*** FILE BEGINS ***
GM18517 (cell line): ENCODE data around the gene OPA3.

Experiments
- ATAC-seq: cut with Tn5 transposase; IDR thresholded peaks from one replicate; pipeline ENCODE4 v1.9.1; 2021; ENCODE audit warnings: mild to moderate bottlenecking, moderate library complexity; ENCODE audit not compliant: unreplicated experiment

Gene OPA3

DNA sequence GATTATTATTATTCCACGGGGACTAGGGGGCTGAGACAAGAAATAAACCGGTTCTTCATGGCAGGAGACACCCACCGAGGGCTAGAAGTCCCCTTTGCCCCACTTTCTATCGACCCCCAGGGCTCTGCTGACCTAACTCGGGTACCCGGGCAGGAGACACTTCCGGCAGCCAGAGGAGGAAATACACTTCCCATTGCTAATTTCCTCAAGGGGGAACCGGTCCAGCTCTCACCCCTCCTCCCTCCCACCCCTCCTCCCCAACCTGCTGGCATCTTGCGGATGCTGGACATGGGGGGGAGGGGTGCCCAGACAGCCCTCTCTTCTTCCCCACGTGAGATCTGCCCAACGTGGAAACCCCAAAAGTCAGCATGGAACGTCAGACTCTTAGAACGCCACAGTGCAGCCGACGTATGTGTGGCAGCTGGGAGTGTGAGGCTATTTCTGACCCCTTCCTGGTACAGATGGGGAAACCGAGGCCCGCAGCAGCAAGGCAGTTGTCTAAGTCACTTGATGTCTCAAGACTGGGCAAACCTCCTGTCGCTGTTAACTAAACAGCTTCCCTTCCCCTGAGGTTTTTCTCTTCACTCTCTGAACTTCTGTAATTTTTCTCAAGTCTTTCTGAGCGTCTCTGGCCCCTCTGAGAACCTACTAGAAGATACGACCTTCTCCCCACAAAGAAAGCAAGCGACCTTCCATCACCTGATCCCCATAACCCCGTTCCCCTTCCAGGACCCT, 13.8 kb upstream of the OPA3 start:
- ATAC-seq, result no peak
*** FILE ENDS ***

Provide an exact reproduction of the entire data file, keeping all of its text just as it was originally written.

GM18517 (cell line): ENCODE data around the gene OPA3.

Experiments
- ATAC-seq: cut with Tn5 transposase; IDR thresholded peaks from one replicate; pipeline ENCODE4 v1.9.1; 2021; ENCODE audit warnings: mild to moderate bottlenecking, moderate library complexity; ENCODE audit not compliant: unreplicated experiment

Gene OPA3

DNA sequence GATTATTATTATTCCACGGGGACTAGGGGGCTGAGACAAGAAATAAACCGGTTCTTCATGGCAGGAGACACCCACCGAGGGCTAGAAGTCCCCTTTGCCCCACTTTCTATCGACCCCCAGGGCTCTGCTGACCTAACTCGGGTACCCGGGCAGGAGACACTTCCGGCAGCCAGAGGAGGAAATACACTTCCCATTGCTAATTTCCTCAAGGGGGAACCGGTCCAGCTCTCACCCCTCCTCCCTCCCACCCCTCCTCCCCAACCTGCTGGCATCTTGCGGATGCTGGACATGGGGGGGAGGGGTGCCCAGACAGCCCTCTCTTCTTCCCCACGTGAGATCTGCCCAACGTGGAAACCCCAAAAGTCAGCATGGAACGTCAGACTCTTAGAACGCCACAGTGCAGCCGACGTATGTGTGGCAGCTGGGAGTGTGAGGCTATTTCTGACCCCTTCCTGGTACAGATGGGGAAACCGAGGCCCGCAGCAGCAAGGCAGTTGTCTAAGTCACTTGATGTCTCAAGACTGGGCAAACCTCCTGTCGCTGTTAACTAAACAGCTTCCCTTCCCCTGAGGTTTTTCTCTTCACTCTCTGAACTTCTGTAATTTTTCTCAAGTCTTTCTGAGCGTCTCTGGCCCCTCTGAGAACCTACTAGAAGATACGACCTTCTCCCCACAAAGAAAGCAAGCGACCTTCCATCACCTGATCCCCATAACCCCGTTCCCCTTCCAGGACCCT, 13.8 kb upstream of the OPA3 start:
- ATAC-seq, result no peak